A 1001 MIDNIGHTS Review
by George Kelley:

RUFUS KING – Murder by Latitude. Doubleday Crime Club, hardcover, 1930. Reprint paperback: Popular Library #246, 1950. (Cover art: Rudolph Belarski.)

RUFUS KING Murder by Latitude

    Rufus King’s sole series character was a New York police detective, Lieutenant Valcour. A proper gentleman detective, Valcour’ s only unusual characteristic is that he is a French Canadian.

    Murder by Latitude is one of Valcour’ s more exotic cases. The Eastern Bay is a cheap passenger-carrying freighter making a Bermuda-to-Halifax run. Lieutenant Valcour boards the ship with the news that one of the passengers is a murderer.

    One of the victims is dead of strangulation, the other is in a New York City hospital; police are hoping this victim will recover to give a description of the killer. The murderer sabotages radio communication so police can not send the description of the guilty party, but Valcour has clues that indicate the murderer is aboard the Eastern Bay and he starts his investigation on his own among the bizarre menage of passengers.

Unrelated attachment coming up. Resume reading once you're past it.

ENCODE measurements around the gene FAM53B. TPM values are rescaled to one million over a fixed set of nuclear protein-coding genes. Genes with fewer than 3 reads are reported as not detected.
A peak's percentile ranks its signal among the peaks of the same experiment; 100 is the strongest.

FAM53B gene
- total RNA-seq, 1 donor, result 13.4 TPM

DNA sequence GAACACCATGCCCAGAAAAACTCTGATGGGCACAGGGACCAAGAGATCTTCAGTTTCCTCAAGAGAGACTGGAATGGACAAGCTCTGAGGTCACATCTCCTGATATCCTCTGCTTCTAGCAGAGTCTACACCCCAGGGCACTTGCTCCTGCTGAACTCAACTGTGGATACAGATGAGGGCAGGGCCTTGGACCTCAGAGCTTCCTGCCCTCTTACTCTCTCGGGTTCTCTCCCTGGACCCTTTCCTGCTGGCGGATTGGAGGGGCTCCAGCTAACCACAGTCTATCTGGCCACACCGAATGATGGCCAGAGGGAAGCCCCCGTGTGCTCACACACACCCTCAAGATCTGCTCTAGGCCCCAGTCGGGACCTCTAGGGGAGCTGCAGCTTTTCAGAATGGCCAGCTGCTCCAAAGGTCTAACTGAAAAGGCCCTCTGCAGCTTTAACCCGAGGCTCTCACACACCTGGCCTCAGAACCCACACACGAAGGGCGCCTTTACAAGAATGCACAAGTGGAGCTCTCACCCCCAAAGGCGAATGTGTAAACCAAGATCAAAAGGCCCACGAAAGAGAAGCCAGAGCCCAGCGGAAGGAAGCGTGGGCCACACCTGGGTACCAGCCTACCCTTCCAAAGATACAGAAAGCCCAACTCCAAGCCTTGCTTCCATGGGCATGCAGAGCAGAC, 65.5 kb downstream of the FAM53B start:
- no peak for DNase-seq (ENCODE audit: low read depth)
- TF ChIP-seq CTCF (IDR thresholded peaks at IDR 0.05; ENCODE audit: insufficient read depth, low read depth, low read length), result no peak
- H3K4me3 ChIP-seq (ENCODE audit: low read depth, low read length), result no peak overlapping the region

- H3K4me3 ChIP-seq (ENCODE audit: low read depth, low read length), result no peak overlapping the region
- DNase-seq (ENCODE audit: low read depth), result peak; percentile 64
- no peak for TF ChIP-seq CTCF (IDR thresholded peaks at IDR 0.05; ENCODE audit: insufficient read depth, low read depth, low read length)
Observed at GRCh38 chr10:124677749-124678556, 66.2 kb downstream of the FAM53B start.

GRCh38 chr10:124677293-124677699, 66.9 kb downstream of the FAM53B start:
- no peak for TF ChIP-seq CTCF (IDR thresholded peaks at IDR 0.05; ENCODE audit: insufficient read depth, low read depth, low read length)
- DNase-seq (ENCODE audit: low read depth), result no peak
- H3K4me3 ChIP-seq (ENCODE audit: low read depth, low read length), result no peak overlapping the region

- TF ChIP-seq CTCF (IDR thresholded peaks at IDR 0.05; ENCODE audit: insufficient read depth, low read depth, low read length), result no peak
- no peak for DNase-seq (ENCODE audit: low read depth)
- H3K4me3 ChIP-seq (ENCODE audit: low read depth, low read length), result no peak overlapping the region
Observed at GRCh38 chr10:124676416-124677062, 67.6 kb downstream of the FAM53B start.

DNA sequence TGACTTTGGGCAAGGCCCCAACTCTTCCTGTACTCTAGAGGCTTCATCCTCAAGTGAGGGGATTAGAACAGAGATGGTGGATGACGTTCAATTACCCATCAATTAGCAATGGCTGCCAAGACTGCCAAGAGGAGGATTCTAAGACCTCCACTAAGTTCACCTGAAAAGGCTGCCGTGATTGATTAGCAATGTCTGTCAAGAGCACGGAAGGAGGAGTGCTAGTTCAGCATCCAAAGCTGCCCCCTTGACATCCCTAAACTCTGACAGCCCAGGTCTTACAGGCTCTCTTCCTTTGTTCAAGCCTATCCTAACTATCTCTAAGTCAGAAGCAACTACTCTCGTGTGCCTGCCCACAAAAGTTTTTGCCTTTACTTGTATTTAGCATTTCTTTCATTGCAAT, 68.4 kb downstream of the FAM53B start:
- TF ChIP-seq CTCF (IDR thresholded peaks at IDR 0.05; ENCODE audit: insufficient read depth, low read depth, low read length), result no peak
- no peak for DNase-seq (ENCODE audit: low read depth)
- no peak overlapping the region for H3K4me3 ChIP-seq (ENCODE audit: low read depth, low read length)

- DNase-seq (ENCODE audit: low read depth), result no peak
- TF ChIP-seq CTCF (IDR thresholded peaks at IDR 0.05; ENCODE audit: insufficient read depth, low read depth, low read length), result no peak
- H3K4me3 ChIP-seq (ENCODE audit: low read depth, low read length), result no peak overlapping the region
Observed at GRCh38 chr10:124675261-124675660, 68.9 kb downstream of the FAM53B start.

RUFUS KING Murder by Latitude

    As the degrees of latitude sail by, the murderer strikes again, leaving such cryptic clues as a lump of wax, a stolen thimble, and a pair of scissors. Valcour achieves some impressive feats of detection to tie the clues to the culprit in classic fashion.

    Another recommended Valcour sea mystery is the fine Murder on the Yacht (1932). Valcour made an impressive debut with Murder by the Clock (1929) and went on to detective fame in a half-dozen novels, concluding with Murder Masks Miami (1939).

    Notable among King’s nonseries novels are A Variety of Weapons (1943), The Case of the Dowager’s Etchings (1944), and Museum Piece No. 13 (1946).

   Reprinted with permission from 1001 Midnights, edited by Bill Pronzini & Marcia Muller and published by The Battered Silicon Dispatch Box, 2007.   Copyright © 1986, 2007 by the Pronzini-Muller Family Trust.